Amateur Gardening 28-Aug-2021

Every week, Amateur Gardening is the first choice for both beginners and knowledgeable gardeners looking for advice and easy-to-follow practical features on growing flowers, trees, shrubs as well as fruit and vegetables. Be inspired, by our beautifully illustrated features covering plant and flower groups, both home grown and exotic, and take a sneak peek into some of the most beautiful private gardens around the country. Plus, every week we feature expert opinion and tips from some of gardening’s most influential exponents including Toby Buckland, Bob Flowerdew, Anne Swithinbank, Peter Seabrook and Jo Whittingham.

País:
United Kingdom
Idioma:
English
Editor:
Future Publishing Ltd
Periodicidad:
Weekly
USD 2.66
USD 86.82
51 Números

en este número

1 min.
editor

“This is a question for all the new peat-free users out there. Are you satisfied that producers are providing a clear-enough explanation (on their packaging) of how to use the product in comparison with how peat would be used? I have not yet found a producer who does this, and the fact that peat-free is not the same makes this lack of information all the more puzzling. Does peat-free need more watering? I know one brand that needs less. Does it need more feeding? In three years, there will only be peat-free and I would like to know if our AG readers are equally puzzled by the lack of useful information — see our story on page 6.” Contact us: Subscriptions: 0330 333 1113 Editorial: 0330 3903732 Email: amateurgardening@futurenet.com Advertising: 0330…

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3 min.
getting bank holiday busy

AS the last three-day holiday before Christmas hoves into view, I’ve been making a list of things that I really need to get to grips with in the garden. There are quite a few as I’ve spent the last few weeks simply enjoying the garden, and it has all started to run slightly amok. As well as the weeding and general maintenance, the shed looks like a tornado has whirled through it after a busy summer and tools need sharpening and cleaning in readiness for autumn’s pruning and clearance. A substantial proportion of this weekend will be spent tidying beds and dealing with pests. On the whole we have so far had a healthy year: the worst of the blackfly, found on an apple tree and among the bean plants, have been…

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1 min.
nine jobs to tackle over the weekend

1 Shear back hardy geraniums to keep them in shape, and deadhead penstemons and other perennials and annuals to encourage further blooms. 2 Hang a ripening banana in the greenhouse to encourage tomatoes to ripen. Harvest ripened peas to store and save for next year’s sowing. 3 It’s been a busy summer, so chances are your shed could do with a tidy and a clean. Why not paint it a jaunty shade, which will also protect the wood? 4 Plant a pot with late summer/autumn colour: coleus, begonias, gaillardia, anything you can find, and keep feeding and watering existing pots and baskets. 5 The ground is firm now, but areas of heavy use can become boggy in winter. Protect them by laying an easy stepping stone path. 6 Continue to feed garden birds and wildlife…

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2 min.
we want your views on peat-free guidance

AS the move toward peat-free compost gathers momentum, we have been trying to get to the bottom of how it will affect gardeners when it comes to the practicalities of growing plants. Peat is the perfect growing medium for plants of all ages, from seedling to maturity, because it retains and releases moisture and nutrients at exactly the right levels to sustain healthy growth. However, the contents, quality and composition of the many peat-free composts coming onto the market vary, making it harder for gardeners to automatically know how much to feed and water their plants. So the question at the top of our list is ‘what are the fundamental practical differences between using peat and peat-free composts?’ We are concerned that once peat is banned in 2024, this lack of consistency between products…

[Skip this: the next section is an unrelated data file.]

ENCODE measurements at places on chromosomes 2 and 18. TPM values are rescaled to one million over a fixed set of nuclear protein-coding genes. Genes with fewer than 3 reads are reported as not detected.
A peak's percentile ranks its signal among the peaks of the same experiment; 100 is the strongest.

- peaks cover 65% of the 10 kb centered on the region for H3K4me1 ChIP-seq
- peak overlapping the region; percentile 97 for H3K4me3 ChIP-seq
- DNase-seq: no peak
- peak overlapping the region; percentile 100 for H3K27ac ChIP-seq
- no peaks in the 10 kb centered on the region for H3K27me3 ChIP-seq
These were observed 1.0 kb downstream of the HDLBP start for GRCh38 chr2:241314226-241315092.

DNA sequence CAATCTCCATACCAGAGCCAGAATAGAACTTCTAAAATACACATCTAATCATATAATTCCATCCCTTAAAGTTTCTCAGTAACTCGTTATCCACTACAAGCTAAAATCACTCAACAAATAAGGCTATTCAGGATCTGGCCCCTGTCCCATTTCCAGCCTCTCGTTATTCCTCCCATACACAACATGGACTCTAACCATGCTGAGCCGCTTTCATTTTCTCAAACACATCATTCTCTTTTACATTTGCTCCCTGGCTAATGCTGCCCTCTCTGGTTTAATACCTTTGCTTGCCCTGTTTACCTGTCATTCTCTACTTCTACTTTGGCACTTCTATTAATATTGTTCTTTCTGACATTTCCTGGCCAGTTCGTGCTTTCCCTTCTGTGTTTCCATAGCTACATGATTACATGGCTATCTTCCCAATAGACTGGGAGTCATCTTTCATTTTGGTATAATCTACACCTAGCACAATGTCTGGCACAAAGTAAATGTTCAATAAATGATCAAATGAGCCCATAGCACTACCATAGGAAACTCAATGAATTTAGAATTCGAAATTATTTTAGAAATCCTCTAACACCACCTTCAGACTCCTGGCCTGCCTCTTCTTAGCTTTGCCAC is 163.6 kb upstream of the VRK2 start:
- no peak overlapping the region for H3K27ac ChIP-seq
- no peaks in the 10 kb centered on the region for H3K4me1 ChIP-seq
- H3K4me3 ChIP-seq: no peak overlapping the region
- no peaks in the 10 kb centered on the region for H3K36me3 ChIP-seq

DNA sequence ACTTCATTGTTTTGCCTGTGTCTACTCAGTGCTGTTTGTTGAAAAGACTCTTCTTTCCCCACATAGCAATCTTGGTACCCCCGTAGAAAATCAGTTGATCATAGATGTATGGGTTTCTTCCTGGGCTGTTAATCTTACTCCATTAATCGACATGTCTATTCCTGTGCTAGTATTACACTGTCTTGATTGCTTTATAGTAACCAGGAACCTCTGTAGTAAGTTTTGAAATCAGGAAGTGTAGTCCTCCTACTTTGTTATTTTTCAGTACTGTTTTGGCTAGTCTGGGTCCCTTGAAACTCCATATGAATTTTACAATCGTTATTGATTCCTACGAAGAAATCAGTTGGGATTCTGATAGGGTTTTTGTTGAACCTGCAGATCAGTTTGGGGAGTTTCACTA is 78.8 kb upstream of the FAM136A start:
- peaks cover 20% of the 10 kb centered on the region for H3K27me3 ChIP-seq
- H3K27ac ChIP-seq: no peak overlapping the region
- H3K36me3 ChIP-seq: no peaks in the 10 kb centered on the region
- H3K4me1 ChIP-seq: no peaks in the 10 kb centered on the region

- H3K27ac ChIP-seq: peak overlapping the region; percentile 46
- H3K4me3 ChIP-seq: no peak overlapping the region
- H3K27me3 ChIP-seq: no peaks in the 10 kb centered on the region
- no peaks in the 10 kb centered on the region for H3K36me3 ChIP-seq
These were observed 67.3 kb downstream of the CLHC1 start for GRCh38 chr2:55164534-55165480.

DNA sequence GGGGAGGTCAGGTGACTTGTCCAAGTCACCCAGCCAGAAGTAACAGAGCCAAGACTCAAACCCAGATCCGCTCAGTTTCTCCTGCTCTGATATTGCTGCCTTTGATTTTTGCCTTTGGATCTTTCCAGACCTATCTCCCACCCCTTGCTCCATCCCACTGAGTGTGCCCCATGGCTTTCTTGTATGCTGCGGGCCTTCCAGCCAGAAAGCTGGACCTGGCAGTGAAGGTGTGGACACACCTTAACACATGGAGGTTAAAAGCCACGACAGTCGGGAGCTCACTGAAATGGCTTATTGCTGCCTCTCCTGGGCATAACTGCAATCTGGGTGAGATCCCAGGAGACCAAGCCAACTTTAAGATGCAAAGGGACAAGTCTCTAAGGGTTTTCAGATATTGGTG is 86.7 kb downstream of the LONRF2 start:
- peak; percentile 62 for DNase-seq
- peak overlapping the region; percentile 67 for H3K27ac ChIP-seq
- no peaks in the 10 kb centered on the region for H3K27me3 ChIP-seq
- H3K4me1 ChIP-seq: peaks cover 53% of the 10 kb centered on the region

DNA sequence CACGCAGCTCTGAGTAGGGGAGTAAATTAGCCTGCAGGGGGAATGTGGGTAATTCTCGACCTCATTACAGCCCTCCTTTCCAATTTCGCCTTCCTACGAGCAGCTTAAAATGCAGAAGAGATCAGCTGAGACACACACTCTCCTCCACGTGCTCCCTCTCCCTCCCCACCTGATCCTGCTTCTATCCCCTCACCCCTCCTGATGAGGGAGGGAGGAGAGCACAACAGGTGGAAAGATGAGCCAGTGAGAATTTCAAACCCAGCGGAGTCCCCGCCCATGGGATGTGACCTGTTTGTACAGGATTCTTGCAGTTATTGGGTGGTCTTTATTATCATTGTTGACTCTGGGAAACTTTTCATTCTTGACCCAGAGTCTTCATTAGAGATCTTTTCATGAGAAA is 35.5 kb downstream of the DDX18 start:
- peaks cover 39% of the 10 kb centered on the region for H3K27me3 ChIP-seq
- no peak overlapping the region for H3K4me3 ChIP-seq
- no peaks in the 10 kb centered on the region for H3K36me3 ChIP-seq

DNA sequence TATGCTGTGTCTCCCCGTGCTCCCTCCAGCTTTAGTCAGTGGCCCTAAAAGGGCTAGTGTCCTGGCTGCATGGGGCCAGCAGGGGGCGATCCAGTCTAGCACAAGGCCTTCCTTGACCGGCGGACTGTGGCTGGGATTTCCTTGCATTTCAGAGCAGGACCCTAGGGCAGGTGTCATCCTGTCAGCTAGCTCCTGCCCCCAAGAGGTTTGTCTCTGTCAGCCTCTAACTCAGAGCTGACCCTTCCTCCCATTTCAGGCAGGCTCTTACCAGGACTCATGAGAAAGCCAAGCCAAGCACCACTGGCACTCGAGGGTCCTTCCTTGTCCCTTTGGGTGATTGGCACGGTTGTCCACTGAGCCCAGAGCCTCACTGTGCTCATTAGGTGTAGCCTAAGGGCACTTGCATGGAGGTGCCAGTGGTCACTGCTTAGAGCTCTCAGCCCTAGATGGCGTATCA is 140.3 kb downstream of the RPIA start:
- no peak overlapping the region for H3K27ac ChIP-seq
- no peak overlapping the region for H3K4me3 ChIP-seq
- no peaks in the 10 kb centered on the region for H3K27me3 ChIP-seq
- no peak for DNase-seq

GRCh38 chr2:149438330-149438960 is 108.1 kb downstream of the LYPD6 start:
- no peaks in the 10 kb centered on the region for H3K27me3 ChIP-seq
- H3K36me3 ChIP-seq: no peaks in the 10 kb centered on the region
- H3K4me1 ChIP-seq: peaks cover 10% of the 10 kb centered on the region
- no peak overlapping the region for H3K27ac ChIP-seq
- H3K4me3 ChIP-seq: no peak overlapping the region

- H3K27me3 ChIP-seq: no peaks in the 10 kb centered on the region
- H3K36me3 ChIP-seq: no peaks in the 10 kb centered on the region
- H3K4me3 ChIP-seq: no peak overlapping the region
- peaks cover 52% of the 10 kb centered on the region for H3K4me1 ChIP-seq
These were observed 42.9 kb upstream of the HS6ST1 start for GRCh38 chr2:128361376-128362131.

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2 min.
rose and dahlia care

ROSE and dahlias are late summer garden stalwarts and with the right care, most of them will flower until autumn. The exception is rambling roses that flower in one burst and then form their hips. All you need to do to them now is remove any dead and diseased wood back to healthy growth, deadhead, leaving some hips for the birds and winter colour if you wish, and tie the stems back to keep them orderly. As with all roses, keep an eye out for black spot and cut away and dispose of any infected material. Do not add it to the compost heap as the spores will thrive in the damp, warm environment and go on to contaminate elsewhere. While you are deadheading and removing any plant material affected by blackspot, also…

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2 min.
spring bulbs are so versatile

A AS autumn rolls towards us, it is time to think about what you’d like to add to your garden. The soil has been warmed by the summer and dampened by seasonal showers, which makes it perfect for planting. For the next few months garden centres will be packed with a mind-blowing array of spring and summer-flowering bulbs. There will be the traditional favourites, the daffs, tulips, crocuses, as well as bulbs for shady areas, pots, rockeries and pots and baskets. Some can even be ‘naturalised’ and added to lawns – there’s something absolutely charming about snakeshead fritillaries, crocuses and dwarf varieties popping spots of colour through spring-lush grass. Bulbs are easy and versatile and once they are in the ground, they will multiply over the years, creating a bigger and brighter show each…

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